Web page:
First published in 1985, now republished with a new preface by the author, this classic of law and society scholarship continues to shape the research agenda of today's sociology of punishment. Punishment and Welfare explores the relation of punishment to politics, the historical formation and development of criminology, and the way in which penal reform grew out of the complex set of political projects that founded the modern welfare state. Its analyses powerfully illuminate many of the central problems of contemporary penal and welfare policy, showing how these problems grew out of political struggles and theoretical debates that occurred in the first years of the 20th century. In conducting this investigation, David Garland developed a method of research which combines detailed historical and textual analysis with a broader sociological vision, thereby synthesizing two forms of analysis that are more often developed in isolation. -- Back cover.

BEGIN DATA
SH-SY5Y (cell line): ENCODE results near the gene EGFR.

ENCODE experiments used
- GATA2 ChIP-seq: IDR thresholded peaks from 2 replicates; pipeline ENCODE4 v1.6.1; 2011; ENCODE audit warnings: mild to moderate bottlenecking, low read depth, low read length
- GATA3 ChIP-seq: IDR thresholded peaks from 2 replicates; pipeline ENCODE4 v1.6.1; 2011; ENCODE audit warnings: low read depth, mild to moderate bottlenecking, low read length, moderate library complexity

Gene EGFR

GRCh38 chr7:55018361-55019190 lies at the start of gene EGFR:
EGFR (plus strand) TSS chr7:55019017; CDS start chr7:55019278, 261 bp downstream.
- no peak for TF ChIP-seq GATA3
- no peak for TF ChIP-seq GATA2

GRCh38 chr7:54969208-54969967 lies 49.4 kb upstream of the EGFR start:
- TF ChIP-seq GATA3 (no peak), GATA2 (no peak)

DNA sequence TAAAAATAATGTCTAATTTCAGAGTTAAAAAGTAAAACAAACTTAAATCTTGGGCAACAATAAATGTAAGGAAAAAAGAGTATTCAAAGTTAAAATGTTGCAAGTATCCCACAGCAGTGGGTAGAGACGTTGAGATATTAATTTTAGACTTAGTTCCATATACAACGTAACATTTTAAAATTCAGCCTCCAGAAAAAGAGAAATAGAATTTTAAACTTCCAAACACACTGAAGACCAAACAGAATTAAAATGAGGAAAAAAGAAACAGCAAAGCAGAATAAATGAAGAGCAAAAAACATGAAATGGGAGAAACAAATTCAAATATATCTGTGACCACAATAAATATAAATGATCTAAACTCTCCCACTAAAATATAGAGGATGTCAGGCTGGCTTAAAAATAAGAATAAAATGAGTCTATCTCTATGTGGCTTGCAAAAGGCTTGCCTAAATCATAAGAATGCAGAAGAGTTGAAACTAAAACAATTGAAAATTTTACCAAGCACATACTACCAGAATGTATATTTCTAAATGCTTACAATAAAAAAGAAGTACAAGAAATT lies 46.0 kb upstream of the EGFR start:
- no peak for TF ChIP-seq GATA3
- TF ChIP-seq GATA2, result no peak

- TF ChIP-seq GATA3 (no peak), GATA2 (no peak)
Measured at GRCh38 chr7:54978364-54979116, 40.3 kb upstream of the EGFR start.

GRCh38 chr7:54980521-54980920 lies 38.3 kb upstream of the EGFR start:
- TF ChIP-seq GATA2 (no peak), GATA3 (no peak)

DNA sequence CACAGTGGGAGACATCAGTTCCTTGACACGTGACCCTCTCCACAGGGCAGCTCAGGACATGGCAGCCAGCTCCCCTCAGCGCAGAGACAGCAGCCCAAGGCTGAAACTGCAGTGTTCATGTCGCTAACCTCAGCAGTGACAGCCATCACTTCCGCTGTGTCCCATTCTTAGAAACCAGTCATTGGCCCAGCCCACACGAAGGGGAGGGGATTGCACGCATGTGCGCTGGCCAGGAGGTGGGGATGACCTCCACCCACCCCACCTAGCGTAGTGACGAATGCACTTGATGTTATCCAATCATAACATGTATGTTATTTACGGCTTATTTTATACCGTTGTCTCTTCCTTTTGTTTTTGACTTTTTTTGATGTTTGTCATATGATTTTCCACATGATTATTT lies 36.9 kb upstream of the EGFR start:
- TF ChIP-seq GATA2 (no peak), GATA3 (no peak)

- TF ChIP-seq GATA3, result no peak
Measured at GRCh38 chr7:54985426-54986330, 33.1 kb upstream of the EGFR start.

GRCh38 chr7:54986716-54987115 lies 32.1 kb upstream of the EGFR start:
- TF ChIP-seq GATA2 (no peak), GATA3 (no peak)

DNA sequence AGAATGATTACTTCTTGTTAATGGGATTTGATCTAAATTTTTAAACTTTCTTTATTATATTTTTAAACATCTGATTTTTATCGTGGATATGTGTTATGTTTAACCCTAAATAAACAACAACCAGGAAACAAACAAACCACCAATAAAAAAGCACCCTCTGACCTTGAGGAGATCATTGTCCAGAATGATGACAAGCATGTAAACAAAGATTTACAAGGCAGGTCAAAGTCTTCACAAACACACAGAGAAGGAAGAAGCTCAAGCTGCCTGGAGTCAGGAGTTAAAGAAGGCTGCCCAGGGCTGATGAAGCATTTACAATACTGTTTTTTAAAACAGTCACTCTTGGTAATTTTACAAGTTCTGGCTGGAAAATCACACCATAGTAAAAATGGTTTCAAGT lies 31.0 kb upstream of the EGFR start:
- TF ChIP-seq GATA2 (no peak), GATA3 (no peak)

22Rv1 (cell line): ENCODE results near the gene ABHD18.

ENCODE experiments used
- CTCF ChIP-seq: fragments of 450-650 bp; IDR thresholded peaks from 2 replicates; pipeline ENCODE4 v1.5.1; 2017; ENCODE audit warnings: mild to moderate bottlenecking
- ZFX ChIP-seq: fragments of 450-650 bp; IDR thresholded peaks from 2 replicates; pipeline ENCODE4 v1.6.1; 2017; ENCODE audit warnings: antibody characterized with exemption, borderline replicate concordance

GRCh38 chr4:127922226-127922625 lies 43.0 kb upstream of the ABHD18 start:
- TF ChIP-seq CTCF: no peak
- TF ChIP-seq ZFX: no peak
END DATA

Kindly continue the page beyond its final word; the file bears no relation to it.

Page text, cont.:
"With a new preface by the author." -- Cover.
Bibliography, etc. Note
Includes bibliographical references and index.
Formatted Contents Note
Old and new penal strategies Punishment and social regulation in Victorian Britain Criminological science and penal politics Social work and penal reform Social security and eugenics Resistances, manoeuvres and representations The process of strategy formation Penal strategies in a welfare state.
KD7876 .G37 2018
New Orlean, Louisiana : Quid Pro Books, 2018.